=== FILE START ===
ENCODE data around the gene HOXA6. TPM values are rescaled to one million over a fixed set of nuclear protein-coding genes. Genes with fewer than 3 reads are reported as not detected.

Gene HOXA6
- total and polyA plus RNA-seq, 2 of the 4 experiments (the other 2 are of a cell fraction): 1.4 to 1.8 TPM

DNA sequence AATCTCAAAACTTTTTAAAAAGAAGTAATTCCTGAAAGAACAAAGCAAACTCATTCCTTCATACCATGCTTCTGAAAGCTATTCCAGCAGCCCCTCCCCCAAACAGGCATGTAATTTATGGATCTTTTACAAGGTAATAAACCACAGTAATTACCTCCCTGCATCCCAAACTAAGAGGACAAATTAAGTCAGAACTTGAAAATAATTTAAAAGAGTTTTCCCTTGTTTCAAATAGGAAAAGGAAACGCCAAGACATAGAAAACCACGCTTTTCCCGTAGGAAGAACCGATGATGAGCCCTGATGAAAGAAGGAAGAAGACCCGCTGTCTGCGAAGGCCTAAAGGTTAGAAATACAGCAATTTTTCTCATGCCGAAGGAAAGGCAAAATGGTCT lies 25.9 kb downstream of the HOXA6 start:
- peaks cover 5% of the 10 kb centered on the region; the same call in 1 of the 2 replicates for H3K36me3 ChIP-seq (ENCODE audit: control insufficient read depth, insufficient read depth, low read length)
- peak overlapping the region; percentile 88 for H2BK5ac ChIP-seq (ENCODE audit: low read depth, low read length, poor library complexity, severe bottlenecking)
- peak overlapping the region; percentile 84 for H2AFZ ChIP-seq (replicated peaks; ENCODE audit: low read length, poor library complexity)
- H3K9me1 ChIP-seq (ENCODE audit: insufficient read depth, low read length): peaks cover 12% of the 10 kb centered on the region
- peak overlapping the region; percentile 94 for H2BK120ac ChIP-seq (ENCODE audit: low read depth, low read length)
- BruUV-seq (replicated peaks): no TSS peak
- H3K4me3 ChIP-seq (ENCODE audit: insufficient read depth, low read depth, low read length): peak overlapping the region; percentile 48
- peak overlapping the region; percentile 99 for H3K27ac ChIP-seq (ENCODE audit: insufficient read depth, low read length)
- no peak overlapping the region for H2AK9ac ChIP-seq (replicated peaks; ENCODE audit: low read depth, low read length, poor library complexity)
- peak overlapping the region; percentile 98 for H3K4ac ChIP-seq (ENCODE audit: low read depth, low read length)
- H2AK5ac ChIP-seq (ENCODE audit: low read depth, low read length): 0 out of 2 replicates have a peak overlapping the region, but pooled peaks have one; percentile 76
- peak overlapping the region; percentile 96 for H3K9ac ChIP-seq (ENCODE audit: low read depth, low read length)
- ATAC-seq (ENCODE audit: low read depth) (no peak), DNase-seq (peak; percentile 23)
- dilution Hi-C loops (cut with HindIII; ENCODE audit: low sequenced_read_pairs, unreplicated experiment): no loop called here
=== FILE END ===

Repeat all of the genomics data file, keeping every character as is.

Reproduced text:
ENCODE data around the gene HOXA6. TPM values are rescaled to one million over a fixed set of nuclear protein-coding genes. Genes with fewer than 3 reads are reported as not detected.

Gene HOXA6
- total and polyA plus RNA-seq, 2 of the 4 experiments (the other 2 are of a cell fraction): 1.4 to 1.8 TPM

DNA sequence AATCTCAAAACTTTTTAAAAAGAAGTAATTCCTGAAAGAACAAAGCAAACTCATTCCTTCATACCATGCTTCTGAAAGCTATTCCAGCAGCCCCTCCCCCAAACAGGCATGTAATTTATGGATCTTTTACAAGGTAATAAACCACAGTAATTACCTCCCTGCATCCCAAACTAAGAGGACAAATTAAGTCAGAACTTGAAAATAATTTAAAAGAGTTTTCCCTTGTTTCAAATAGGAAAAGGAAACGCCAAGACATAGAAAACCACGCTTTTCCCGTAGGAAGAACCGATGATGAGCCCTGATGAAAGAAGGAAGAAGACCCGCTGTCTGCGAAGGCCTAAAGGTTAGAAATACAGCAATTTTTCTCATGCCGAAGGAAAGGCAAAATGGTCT lies 25.9 kb downstream of the HOXA6 start:
- peaks cover 5% of the 10 kb centered on the region; the same call in 1 of the 2 replicates for H3K36me3 ChIP-seq (ENCODE audit: control insufficient read depth, insufficient read depth, low read length)
- peak overlapping the region; percentile 88 for H2BK5ac ChIP-seq (ENCODE audit: low read depth, low read length, poor library complexity, severe bottlenecking)
- peak overlapping the region; percentile 84 for H2AFZ ChIP-seq (replicated peaks; ENCODE audit: low read length, poor library complexity)
- H3K9me1 ChIP-seq (ENCODE audit: insufficient read depth, low read length): peaks cover 12% of the 10 kb centered on the region
- peak overlapping the region; percentile 94 for H2BK120ac ChIP-seq (ENCODE audit: low read depth, low read length)
- BruUV-seq (replicated peaks): no TSS peak
- H3K4me3 ChIP-seq (ENCODE audit: insufficient read depth, low read depth, low read length): peak overlapping the region; percentile 48
- peak overlapping the region; percentile 99 for H3K27ac ChIP-seq (ENCODE audit: insufficient read depth, low read length)
- no peak overlapping the region for H2AK9ac ChIP-seq (replicated peaks; ENCODE audit: low read depth, low read length, poor library complexity)
- peak overlapping the region; percentile 98 for H3K4ac ChIP-seq (ENCODE audit: low read depth, low read length)
- H2AK5ac ChIP-seq (ENCODE audit: low read depth, low read length): 0 out of 2 replicates have a peak overlapping the region, but pooled peaks have one; percentile 76
- peak overlapping the region; percentile 96 for H3K9ac ChIP-seq (ENCODE audit: low read depth, low read length)
- ATAC-seq (ENCODE audit: low read depth) (no peak), DNase-seq (peak; percentile 23)
- dilution Hi-C loops (cut with HindIII; ENCODE audit: low sequenced_read_pairs, unreplicated experiment): no loop called here